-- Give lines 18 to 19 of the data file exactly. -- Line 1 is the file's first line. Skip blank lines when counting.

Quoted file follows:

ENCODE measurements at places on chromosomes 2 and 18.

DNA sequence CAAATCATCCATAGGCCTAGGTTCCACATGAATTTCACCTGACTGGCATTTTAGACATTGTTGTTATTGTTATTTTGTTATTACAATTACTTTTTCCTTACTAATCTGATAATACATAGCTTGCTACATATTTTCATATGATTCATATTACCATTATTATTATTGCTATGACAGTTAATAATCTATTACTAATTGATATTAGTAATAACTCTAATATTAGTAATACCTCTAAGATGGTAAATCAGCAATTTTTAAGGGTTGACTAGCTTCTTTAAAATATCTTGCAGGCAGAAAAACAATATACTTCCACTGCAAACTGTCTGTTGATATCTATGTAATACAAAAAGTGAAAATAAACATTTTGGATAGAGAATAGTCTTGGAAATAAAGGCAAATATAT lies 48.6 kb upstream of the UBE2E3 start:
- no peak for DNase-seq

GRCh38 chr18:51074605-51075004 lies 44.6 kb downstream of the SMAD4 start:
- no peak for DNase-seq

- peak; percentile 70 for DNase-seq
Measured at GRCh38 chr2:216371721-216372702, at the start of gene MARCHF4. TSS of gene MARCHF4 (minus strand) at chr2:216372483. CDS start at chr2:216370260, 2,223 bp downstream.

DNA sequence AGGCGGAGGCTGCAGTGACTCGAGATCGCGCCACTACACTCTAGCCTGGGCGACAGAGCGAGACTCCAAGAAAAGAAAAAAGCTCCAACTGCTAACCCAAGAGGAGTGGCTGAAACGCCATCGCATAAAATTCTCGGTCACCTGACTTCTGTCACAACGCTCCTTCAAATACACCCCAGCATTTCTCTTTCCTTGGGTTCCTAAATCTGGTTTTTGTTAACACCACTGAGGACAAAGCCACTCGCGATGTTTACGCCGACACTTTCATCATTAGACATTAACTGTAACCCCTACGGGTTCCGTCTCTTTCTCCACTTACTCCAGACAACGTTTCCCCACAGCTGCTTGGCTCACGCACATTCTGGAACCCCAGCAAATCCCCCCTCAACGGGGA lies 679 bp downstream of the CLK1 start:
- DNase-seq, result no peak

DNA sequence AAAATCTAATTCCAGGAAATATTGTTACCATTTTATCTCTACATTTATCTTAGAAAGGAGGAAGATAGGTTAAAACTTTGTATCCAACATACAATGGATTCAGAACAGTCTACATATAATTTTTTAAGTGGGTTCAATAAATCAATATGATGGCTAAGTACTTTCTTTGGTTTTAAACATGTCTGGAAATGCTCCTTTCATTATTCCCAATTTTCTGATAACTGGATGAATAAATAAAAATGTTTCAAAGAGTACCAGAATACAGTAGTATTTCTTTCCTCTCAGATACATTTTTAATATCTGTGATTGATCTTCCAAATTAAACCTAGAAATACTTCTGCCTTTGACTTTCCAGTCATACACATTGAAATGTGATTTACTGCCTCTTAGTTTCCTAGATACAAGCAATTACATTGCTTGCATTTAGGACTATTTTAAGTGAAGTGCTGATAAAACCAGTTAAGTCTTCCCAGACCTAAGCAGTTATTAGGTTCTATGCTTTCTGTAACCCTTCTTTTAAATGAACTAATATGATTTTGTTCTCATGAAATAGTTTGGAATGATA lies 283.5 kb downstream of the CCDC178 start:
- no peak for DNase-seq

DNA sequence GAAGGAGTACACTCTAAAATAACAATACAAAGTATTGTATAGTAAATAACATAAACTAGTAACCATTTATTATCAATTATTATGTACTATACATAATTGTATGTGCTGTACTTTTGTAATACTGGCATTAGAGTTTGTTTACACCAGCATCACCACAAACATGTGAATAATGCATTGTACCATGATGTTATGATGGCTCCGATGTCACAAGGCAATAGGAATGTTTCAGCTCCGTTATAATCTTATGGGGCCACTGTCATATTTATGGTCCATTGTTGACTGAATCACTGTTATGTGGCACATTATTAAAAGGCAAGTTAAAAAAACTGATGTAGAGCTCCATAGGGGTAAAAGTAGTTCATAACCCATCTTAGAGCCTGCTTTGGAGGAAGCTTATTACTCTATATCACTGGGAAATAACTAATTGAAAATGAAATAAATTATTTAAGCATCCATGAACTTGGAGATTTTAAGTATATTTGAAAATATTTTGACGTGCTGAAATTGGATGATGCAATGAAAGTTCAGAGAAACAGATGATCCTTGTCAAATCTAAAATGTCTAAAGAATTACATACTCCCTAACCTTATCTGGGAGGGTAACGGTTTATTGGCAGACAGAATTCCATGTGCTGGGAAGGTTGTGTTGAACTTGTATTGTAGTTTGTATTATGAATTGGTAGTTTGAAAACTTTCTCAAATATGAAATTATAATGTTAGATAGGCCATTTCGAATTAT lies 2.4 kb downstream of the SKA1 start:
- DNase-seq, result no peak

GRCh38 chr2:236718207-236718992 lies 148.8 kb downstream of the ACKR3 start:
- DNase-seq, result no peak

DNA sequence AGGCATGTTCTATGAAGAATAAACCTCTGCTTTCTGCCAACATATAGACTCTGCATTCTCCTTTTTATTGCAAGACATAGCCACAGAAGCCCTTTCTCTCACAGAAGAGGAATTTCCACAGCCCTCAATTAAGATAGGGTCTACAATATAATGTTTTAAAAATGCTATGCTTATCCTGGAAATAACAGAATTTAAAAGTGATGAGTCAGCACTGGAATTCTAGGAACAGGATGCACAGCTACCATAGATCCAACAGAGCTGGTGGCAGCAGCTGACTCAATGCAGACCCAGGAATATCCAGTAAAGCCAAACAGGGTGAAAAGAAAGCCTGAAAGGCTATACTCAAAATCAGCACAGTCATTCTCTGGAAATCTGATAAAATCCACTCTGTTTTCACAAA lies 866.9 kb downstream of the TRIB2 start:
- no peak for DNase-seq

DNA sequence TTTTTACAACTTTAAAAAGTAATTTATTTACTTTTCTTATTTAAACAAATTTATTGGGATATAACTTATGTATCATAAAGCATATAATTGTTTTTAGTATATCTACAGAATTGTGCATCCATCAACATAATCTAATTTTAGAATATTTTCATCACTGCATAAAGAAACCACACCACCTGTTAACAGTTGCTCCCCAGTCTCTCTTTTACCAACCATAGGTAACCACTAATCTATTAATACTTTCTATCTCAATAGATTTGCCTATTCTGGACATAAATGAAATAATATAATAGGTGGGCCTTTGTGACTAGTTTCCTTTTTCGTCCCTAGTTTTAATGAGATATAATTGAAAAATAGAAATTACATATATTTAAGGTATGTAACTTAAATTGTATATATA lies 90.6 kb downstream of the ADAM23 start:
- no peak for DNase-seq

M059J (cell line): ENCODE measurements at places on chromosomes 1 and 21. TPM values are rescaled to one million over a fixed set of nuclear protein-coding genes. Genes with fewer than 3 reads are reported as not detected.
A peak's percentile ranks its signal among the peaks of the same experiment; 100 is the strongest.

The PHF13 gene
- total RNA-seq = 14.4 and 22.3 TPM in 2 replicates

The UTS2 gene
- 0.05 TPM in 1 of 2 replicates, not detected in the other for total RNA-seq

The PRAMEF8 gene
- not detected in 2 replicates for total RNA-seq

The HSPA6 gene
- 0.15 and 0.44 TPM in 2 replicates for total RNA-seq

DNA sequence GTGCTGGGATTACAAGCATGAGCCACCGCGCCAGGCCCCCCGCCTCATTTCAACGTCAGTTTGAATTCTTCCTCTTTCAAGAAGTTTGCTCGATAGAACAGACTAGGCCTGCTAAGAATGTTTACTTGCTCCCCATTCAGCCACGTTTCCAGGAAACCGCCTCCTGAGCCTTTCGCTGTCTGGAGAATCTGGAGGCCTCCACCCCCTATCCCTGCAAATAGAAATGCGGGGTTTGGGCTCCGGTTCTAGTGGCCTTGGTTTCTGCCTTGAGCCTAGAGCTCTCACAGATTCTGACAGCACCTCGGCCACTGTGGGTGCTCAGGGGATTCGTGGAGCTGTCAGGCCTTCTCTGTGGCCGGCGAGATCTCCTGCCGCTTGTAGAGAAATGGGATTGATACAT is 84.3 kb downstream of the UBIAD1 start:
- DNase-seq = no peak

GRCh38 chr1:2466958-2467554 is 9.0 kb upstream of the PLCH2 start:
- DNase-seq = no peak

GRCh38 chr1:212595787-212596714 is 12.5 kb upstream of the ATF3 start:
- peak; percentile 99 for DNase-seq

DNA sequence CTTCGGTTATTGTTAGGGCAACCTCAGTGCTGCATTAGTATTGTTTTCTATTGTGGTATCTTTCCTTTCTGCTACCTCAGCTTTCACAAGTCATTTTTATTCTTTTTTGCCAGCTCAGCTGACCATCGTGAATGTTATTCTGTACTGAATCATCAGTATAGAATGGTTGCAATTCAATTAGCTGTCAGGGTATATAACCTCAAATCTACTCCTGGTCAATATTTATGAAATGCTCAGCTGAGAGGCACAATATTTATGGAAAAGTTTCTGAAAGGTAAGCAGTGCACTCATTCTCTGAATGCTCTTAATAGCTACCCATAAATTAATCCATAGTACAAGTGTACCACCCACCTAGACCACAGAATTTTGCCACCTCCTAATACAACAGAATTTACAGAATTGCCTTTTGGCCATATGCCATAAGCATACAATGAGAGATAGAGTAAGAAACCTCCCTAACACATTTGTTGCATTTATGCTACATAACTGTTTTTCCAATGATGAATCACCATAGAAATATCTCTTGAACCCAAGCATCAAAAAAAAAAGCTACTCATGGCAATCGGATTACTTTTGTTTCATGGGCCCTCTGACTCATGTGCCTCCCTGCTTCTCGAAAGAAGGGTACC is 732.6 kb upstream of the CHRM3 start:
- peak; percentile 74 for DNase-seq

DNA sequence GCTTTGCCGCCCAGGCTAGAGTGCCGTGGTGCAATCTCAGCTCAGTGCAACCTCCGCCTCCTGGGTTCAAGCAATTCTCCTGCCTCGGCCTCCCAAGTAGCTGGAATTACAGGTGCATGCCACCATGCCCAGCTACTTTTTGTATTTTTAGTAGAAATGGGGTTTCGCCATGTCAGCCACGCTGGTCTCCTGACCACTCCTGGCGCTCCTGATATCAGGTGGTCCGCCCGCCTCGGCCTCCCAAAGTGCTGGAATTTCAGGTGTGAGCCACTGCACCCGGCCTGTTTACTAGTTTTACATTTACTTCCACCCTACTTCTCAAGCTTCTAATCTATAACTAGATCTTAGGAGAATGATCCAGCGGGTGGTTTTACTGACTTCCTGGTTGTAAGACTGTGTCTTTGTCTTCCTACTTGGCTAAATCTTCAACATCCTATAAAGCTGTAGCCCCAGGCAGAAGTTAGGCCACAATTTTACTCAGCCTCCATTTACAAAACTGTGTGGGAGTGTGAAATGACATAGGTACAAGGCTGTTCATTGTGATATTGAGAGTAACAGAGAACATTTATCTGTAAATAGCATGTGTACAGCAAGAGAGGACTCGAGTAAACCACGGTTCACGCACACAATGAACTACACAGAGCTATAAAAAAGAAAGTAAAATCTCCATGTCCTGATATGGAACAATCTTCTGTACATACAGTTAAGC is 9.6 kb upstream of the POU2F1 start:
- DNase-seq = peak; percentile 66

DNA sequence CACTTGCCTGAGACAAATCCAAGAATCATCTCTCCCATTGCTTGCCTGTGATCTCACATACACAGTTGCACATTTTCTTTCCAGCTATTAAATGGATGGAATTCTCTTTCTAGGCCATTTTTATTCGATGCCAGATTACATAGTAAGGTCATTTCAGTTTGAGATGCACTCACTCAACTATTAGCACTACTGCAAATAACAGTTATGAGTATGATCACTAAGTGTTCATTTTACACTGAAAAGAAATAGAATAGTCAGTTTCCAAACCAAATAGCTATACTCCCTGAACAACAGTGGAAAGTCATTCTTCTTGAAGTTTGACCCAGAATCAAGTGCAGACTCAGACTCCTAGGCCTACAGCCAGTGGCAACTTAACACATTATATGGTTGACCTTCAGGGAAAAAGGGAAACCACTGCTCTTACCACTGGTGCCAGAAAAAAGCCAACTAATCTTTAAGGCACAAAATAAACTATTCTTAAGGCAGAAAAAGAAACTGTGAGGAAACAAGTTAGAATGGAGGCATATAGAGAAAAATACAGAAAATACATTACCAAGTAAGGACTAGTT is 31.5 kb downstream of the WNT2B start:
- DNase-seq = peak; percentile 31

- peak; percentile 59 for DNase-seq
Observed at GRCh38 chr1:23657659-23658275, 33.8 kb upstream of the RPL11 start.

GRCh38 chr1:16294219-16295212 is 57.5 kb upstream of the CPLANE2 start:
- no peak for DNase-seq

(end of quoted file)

DNA sequence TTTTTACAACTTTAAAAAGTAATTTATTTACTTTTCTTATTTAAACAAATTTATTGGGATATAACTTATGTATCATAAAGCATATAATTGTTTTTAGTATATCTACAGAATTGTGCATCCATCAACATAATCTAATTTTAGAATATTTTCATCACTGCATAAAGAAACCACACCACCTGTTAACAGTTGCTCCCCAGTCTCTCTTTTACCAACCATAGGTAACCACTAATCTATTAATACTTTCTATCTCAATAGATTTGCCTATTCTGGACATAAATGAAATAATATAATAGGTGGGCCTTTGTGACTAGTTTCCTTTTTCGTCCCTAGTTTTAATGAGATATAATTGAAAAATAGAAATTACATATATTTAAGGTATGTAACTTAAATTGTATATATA lies 90.6 kb downstream of the ADAM23 start:
- no peak for DNase-seq